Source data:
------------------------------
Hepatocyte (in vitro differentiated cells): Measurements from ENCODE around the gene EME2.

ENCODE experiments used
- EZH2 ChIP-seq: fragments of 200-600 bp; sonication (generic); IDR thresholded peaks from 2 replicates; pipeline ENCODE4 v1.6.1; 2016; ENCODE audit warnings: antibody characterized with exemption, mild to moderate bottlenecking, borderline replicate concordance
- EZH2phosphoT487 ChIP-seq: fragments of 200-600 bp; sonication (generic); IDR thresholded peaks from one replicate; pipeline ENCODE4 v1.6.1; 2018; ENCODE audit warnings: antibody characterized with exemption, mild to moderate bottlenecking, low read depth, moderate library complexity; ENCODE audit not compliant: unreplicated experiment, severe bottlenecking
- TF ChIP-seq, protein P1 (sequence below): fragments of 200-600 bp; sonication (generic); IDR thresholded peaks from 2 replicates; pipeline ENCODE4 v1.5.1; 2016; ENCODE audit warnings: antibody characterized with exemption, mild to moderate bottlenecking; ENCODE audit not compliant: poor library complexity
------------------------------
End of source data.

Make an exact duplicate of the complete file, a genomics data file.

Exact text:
Hepatocyte (in vitro differentiated cells): Measurements from ENCODE around the gene EME2.

ENCODE experiments used
- EZH2 ChIP-seq: fragments of 200-600 bp; sonication (generic); IDR thresholded peaks from 2 replicates; pipeline ENCODE4 v1.6.1; 2016; ENCODE audit warnings: antibody characterized with exemption, mild to moderate bottlenecking, borderline replicate concordance
- EZH2phosphoT487 ChIP-seq: fragments of 200-600 bp; sonication (generic); IDR thresholded peaks from one replicate; pipeline ENCODE4 v1.6.1; 2018; ENCODE audit warnings: antibody characterized with exemption, mild to moderate bottlenecking, low read depth, moderate library complexity; ENCODE audit not compliant: unreplicated experiment, severe bottlenecking
- TF ChIP-seq, protein P1 (sequence below): fragments of 200-600 bp; sonication (generic); IDR thresholded peaks from 2 replicates; pipeline ENCODE4 v1.5.1; 2016; ENCODE audit warnings: antibody characterized with exemption, mild to moderate bottlenecking; ENCODE audit not compliant: poor library complexity